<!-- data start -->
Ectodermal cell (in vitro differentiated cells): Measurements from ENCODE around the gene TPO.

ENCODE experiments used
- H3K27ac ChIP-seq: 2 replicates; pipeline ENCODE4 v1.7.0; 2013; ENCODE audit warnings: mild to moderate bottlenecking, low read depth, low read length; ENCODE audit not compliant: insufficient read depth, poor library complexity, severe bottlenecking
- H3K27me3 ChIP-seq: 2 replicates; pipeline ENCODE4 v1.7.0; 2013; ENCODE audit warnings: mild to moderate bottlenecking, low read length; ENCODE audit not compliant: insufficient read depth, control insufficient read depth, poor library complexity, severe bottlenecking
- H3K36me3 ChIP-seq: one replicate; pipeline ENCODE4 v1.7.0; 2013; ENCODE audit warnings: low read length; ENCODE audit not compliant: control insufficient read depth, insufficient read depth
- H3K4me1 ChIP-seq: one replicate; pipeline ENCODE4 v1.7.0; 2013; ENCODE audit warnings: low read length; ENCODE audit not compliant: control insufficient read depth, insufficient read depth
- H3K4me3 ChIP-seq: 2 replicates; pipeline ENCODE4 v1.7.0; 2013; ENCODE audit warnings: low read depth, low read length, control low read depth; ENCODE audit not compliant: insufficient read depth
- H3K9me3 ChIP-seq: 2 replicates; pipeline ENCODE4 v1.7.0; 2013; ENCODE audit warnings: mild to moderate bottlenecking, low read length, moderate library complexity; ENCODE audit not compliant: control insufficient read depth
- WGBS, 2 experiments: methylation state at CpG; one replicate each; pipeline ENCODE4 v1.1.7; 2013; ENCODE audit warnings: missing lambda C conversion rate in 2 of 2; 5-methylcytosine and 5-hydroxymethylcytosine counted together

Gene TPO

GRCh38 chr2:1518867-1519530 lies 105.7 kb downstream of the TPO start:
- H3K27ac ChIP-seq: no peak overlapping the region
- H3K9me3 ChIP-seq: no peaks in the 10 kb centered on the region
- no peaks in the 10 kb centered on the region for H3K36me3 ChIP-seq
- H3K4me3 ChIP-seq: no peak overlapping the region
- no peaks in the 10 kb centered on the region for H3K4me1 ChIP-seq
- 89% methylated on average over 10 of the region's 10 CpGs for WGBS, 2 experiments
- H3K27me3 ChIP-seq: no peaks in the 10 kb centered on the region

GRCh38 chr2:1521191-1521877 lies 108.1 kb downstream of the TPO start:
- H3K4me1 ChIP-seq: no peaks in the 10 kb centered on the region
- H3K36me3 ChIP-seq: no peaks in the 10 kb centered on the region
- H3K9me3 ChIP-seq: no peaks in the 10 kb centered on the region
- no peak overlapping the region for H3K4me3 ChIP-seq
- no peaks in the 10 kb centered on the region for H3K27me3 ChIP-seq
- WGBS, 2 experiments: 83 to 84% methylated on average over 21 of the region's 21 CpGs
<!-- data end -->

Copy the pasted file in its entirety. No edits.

Ectodermal cell (in vitro differentiated cells): Measurements from ENCODE around the gene TPO.

ENCODE experiments used
- H3K27ac ChIP-seq: 2 replicates; pipeline ENCODE4 v1.7.0; 2013; ENCODE audit warnings: mild to moderate bottlenecking, low read depth, low read length; ENCODE audit not compliant: insufficient read depth, poor library complexity, severe bottlenecking
- H3K27me3 ChIP-seq: 2 replicates; pipeline ENCODE4 v1.7.0; 2013; ENCODE audit warnings: mild to moderate bottlenecking, low read length; ENCODE audit not compliant: insufficient read depth, control insufficient read depth, poor library complexity, severe bottlenecking
- H3K36me3 ChIP-seq: one replicate; pipeline ENCODE4 v1.7.0; 2013; ENCODE audit warnings: low read length; ENCODE audit not compliant: control insufficient read depth, insufficient read depth
- H3K4me1 ChIP-seq: one replicate; pipeline ENCODE4 v1.7.0; 2013; ENCODE audit warnings: low read length; ENCODE audit not compliant: control insufficient read depth, insufficient read depth
- H3K4me3 ChIP-seq: 2 replicates; pipeline ENCODE4 v1.7.0; 2013; ENCODE audit warnings: low read depth, low read length, control low read depth; ENCODE audit not compliant: insufficient read depth
- H3K9me3 ChIP-seq: 2 replicates; pipeline ENCODE4 v1.7.0; 2013; ENCODE audit warnings: mild to moderate bottlenecking, low read length, moderate library complexity; ENCODE audit not compliant: control insufficient read depth
- WGBS, 2 experiments: methylation state at CpG; one replicate each; pipeline ENCODE4 v1.1.7; 2013; ENCODE audit warnings: missing lambda C conversion rate in 2 of 2; 5-methylcytosine and 5-hydroxymethylcytosine counted together

Gene TPO

GRCh38 chr2:1518867-1519530 lies 105.7 kb downstream of the TPO start:
- H3K27ac ChIP-seq: no peak overlapping the region
- H3K9me3 ChIP-seq: no peaks in the 10 kb centered on the region
- no peaks in the 10 kb centered on the region for H3K36me3 ChIP-seq
- H3K4me3 ChIP-seq: no peak overlapping the region
- no peaks in the 10 kb centered on the region for H3K4me1 ChIP-seq
- 89% methylated on average over 10 of the region's 10 CpGs for WGBS, 2 experiments
- H3K27me3 ChIP-seq: no peaks in the 10 kb centered on the region

GRCh38 chr2:1521191-1521877 lies 108.1 kb downstream of the TPO start:
- H3K4me1 ChIP-seq: no peaks in the 10 kb centered on the region
- H3K36me3 ChIP-seq: no peaks in the 10 kb centered on the region
- H3K9me3 ChIP-seq: no peaks in the 10 kb centered on the region
- no peak overlapping the region for H3K4me3 ChIP-seq
- no peaks in the 10 kb centered on the region for H3K27me3 ChIP-seq
- WGBS, 2 experiments: 83 to 84% methylated on average over 21 of the region's 21 CpGs